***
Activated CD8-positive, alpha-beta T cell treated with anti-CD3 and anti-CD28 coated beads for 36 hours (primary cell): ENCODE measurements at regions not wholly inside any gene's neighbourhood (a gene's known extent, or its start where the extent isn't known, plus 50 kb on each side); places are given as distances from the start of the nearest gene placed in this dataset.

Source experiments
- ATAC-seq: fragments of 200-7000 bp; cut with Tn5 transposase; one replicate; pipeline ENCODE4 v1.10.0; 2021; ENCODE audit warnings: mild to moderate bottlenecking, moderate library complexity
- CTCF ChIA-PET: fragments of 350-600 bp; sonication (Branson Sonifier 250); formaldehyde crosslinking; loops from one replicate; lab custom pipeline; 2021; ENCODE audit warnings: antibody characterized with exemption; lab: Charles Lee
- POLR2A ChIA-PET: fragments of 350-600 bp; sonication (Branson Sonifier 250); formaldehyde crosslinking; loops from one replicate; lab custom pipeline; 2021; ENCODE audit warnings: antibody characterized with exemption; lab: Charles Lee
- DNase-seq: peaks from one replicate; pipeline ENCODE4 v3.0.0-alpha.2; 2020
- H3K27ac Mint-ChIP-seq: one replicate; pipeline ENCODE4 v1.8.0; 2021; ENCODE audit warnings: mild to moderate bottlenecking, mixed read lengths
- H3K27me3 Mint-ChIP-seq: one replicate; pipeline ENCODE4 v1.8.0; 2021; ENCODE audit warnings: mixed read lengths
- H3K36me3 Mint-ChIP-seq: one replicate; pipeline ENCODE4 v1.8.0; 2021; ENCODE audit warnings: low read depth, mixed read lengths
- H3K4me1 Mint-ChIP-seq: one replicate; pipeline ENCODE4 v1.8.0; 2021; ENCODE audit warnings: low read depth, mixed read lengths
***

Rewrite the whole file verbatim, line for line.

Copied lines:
Activated CD8-positive, alpha-beta T cell treated with anti-CD3 and anti-CD28 coated beads for 36 hours (primary cell): ENCODE measurements at regions not wholly inside any gene's neighbourhood (a gene's known extent, or its start where the extent isn't known, plus 50 kb on each side); places are given as distances from the start of the nearest gene placed in this dataset.

Source experiments
- ATAC-seq: fragments of 200-7000 bp; cut with Tn5 transposase; one replicate; pipeline ENCODE4 v1.10.0; 2021; ENCODE audit warnings: mild to moderate bottlenecking, moderate library complexity
- CTCF ChIA-PET: fragments of 350-600 bp; sonication (Branson Sonifier 250); formaldehyde crosslinking; loops from one replicate; lab custom pipeline; 2021; ENCODE audit warnings: antibody characterized with exemption; lab: Charles Lee
- POLR2A ChIA-PET: fragments of 350-600 bp; sonication (Branson Sonifier 250); formaldehyde crosslinking; loops from one replicate; lab custom pipeline; 2021; ENCODE audit warnings: antibody characterized with exemption; lab: Charles Lee
- DNase-seq: peaks from one replicate; pipeline ENCODE4 v3.0.0-alpha.2; 2020
- H3K27ac Mint-ChIP-seq: one replicate; pipeline ENCODE4 v1.8.0; 2021; ENCODE audit warnings: mild to moderate bottlenecking, mixed read lengths
- H3K27me3 Mint-ChIP-seq: one replicate; pipeline ENCODE4 v1.8.0; 2021; ENCODE audit warnings: mixed read lengths
- H3K36me3 Mint-ChIP-seq: one replicate; pipeline ENCODE4 v1.8.0; 2021; ENCODE audit warnings: low read depth, mixed read lengths
- H3K4me1 Mint-ChIP-seq: one replicate; pipeline ENCODE4 v1.8.0; 2021; ENCODE audit warnings: low read depth, mixed read lengths